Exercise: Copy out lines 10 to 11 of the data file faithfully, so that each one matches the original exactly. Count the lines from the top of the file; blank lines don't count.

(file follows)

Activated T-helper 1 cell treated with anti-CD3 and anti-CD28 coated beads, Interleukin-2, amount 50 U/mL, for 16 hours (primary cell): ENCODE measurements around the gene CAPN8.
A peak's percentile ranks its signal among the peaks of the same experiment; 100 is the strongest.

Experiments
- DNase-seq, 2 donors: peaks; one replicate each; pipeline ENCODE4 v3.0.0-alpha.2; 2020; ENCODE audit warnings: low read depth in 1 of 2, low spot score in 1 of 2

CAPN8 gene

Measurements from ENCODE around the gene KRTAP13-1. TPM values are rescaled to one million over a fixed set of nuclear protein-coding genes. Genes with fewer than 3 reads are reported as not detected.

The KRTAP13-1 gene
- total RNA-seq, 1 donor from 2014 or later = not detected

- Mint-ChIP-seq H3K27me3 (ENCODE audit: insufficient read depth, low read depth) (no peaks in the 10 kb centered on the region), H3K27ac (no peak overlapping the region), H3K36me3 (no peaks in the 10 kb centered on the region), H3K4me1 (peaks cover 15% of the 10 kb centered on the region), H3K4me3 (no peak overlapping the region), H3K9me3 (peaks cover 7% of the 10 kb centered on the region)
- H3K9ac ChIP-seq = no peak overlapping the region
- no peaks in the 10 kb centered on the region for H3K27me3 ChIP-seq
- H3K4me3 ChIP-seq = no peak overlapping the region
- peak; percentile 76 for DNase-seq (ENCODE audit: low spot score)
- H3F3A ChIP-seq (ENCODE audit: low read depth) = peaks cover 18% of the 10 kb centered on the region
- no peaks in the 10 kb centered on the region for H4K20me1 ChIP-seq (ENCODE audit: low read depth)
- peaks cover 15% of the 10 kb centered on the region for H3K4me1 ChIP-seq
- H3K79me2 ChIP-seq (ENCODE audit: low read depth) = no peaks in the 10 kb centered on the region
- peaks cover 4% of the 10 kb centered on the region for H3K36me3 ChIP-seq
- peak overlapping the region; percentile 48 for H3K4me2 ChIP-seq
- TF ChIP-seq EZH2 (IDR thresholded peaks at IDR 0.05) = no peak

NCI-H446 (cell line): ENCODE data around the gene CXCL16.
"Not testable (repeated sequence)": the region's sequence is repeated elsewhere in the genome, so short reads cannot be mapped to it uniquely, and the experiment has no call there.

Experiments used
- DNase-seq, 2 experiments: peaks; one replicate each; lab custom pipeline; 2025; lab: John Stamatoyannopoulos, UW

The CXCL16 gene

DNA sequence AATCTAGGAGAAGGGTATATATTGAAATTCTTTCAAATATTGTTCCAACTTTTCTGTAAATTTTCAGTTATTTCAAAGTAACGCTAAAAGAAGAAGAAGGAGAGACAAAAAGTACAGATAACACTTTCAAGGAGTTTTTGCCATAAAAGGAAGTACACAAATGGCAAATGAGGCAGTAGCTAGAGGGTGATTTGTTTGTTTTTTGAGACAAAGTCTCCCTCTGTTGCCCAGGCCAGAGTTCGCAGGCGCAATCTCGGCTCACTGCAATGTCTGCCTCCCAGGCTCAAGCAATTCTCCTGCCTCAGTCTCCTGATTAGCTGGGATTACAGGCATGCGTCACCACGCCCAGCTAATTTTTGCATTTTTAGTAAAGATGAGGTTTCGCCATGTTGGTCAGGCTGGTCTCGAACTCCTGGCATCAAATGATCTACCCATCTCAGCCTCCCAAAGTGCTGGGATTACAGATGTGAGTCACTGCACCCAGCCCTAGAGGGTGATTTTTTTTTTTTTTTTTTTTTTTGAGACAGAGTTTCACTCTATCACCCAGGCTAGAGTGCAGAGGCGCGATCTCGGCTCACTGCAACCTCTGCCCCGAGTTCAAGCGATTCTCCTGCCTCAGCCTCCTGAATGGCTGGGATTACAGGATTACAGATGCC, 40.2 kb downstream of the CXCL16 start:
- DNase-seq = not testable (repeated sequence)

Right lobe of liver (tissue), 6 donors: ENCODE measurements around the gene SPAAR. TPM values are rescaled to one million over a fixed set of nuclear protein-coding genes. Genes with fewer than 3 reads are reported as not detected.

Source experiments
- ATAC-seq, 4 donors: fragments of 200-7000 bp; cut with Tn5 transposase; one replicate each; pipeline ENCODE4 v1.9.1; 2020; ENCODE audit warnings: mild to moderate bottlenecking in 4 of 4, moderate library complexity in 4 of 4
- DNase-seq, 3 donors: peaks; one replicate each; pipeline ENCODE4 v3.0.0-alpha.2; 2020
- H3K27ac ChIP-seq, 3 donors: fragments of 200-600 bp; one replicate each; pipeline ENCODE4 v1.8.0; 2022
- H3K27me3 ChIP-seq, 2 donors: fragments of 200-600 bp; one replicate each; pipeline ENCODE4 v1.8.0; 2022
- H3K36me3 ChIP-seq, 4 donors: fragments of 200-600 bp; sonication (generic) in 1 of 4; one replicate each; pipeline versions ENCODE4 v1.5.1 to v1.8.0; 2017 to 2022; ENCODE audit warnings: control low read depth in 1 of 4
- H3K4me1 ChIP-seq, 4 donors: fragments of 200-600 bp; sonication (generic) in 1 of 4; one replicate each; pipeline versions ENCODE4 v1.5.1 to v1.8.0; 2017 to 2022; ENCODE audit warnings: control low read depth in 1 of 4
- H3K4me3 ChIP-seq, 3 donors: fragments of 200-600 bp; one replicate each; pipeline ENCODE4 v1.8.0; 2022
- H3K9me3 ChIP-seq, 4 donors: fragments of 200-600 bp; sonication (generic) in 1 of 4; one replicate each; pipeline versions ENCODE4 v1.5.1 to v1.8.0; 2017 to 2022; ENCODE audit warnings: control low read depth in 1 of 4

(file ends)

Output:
- H3K9ac ChIP-seq = no peak overlapping the region
- no peaks in the 10 kb centered on the region for H3K27me3 ChIP-seq